As Smog Thins in L.A., Dramatic Evidence of Kids’ Healthier Lungs
It may be the biggest success story in environmental health in modern America. Children in the Los Angeles region have substantially healthier lungs than they did just 20 years ago, thanks largely to multibillion-dollar efforts to clean up southern California’s infamous smog and soot. In landmark research published Wednesday, University of Southern California scientists found that kids in the region are breathing better than they did in 1994, and the percentage of kids with abnormally poor lung function dropped by more than half. The scientists reached a dramatic conclusion that they hope reverberates globally: Reducing air pollution improves people’s health.
Why does Chamonix have some of the worst air pollution in France?
My ears pop as the car winds its way up the mountainside. On either side, a sheer, vertical drop of over 60 metres looms. Ahead, just before the Mont Blanc Tunnel, is the picturesque French resort of Chamonix, where over 10,000 people live and almost five million tourists visit every year. Anyone there to enjoy the pure mountain air may be disappointed. Chamonix, like much of the l’Arve Valley, is home to some of the highest air pollution levels in France.
Industry lobbyists weakened Europe’s air pollution rules, say Greenpeace
New limits on air pollution in Europe have been watered down because governments are allowing some of the worst polluters to help draw up the rules, according to a Greenpeace investigation. The Guardian has also learned that despite UK claims to the contrary, energy industry representatives repeatedly and forcefully pushed for weaker pollution limits at meetings in Brussels. As a result of ongoing lobbying, the proposed European Union standards on toxic emissions from coal plants will be less strict than in China, the green campaign group said.
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How to green your supply chain
Some construction industry heavyweights are taking the sustainability mission beyond the base building rating approach, looking instead to improve sustainability along the entire supply chain through a new online tool and e-learning platform. According to Mark Lamb, general manager of the Chartered Institute of Procurement and Supply (Australia), it’s a valuable initiative as decisions made about suppliers are a major determinant of whether a building is truly sustainable in lifecycle terms. Launched this week, the Supply Chain Sustainability School aims to increase subcontractor and supplier sustainability knowledge and competency through self-assessment tools and a resource library that addresses topics including energy, waste, water, carbon, environmental management and climate adaptation.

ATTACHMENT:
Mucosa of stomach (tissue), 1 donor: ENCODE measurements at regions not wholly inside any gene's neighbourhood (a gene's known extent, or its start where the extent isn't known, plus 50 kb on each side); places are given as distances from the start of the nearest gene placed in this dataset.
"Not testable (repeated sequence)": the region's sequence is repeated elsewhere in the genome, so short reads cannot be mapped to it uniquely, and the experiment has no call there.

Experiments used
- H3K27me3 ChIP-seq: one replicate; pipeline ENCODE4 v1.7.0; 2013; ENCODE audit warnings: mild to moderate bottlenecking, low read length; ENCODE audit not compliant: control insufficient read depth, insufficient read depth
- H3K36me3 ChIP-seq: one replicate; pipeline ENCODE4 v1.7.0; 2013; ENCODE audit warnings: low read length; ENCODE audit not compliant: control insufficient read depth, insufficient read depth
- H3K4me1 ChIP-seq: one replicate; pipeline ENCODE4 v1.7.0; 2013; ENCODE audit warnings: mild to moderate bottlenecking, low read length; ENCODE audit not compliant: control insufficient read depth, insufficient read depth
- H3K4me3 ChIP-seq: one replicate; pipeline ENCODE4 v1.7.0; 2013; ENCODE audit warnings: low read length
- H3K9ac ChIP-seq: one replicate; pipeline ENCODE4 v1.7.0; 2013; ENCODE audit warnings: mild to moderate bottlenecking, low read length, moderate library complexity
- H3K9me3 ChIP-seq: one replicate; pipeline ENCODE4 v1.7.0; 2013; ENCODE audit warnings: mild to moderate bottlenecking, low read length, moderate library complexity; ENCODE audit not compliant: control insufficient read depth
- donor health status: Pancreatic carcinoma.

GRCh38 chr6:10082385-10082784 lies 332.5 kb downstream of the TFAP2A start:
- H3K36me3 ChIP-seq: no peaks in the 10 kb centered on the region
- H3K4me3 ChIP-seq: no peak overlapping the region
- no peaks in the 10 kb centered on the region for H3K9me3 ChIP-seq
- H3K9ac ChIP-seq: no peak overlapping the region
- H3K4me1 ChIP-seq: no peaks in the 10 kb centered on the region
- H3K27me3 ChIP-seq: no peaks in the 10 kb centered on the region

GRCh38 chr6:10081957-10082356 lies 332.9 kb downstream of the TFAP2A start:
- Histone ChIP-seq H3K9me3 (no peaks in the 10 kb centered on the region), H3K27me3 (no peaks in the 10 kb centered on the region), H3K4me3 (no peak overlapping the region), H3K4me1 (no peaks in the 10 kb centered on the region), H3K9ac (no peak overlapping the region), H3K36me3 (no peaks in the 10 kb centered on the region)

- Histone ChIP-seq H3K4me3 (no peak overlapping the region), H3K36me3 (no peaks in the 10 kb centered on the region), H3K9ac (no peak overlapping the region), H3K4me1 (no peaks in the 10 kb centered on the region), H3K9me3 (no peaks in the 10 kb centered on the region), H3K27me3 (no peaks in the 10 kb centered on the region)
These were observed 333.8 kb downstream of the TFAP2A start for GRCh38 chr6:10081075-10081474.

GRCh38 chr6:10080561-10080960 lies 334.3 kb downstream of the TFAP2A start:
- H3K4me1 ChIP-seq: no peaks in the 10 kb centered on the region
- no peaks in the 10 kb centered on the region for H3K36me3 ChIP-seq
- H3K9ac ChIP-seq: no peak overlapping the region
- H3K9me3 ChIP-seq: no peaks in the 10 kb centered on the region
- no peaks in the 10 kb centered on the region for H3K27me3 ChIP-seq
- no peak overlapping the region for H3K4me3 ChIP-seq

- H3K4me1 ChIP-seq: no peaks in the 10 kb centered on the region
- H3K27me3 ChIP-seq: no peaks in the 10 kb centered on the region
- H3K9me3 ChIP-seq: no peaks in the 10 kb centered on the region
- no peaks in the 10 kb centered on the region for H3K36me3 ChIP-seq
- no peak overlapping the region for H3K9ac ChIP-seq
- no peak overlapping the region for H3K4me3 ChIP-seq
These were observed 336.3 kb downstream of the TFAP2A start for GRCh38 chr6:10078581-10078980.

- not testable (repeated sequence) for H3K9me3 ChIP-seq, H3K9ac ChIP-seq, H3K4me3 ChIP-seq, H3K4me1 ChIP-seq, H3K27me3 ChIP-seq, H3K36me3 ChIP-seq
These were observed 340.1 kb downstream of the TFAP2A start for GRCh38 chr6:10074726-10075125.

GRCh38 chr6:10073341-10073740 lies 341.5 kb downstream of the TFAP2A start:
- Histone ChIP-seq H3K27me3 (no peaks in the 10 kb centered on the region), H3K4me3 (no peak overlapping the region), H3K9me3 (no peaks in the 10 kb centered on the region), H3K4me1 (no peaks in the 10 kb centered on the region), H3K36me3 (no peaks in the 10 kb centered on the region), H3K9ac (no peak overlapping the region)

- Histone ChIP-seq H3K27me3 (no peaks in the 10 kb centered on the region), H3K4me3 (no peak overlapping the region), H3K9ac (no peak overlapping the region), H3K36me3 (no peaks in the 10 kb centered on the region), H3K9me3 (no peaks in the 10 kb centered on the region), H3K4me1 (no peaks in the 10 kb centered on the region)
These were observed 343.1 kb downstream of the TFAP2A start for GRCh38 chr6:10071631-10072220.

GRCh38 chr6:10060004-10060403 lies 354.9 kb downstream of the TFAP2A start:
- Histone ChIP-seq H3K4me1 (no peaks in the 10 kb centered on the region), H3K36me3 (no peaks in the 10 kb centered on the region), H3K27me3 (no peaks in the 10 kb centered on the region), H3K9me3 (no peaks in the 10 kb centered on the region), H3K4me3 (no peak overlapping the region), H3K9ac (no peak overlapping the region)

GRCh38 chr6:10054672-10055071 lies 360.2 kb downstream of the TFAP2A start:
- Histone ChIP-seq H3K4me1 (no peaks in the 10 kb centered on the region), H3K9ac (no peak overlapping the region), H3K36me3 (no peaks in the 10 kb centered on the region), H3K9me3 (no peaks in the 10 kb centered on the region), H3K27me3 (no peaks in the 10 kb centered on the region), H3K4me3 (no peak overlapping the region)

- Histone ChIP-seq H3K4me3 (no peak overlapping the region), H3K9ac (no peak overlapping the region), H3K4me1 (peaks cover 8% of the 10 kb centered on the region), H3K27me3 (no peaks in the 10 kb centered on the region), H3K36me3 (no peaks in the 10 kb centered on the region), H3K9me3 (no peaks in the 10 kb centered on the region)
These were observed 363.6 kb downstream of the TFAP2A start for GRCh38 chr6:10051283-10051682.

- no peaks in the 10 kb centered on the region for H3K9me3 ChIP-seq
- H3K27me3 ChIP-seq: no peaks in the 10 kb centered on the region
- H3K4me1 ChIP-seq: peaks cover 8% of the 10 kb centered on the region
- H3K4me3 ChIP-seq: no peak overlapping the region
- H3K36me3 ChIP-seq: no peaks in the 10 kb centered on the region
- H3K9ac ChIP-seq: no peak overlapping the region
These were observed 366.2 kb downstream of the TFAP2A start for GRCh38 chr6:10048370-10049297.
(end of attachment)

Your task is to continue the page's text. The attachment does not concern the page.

The Sharing Economy Comes to Facility Management
Our society is changing. ‘Us’ is becoming the new ‘me.’ Access to items is becoming more important than actually possessing them. We are in the midst of a transition to a circular, sharing economy in which we make more efficient use of everything we already have. We are now looking to share, lend/borrow and exchange anything and everything. The development to a sharing economy presents a huge chance for procurement and facility professionals. Why should we stay focused on buying while everybody else is sharing? Why not explore the possibility of sharing underutilized company assets (equipment, services, real estate and personnel) to save money or generate additional income?
Gold Coast’s proposed Wavebreak Island development sparks environmental impact fears
AUSTRALIA – A Gold Coast city councillor says a thorough environmental impact study (EIS) into the proposed integrated resort and cruise ship terminal development at Wavebreak Island will prove it is not appropriate for the area. Mayor Tom Tate said Premier Annastacia Palaszczuk should allow the ASF consortium to follow due process and complete its EIS. The Premier has reaffirmed her pre-election commitment ruling out development on the island. Cr Margaret Grummit said locals were already concerned about flooding. “This city is a flood plain. We have built on a flood plain,” she said. “If you make Wavebreak Island three times larger than it already is, where is that water going to go in high tide times and heavy rainfall?
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WRAP: Extending Product Life by One Day Will Prevent 250,000 Tons of Food Waste
In a report published this week, Waste Resources Action Programme (WRAP) estimates that an increase on product life of just one day across a range of foods could prevent roughly 250,000 tons of food waste each year — in households and in the supply chain — by giving consumers longer to eat the food that they buy. The “life” of a product is the time period over which food remains safe to eat, or over which the quality does not deteriorate to unacceptable levels, usually designated on-pack by companies through “Sell by” or “Best before” dates.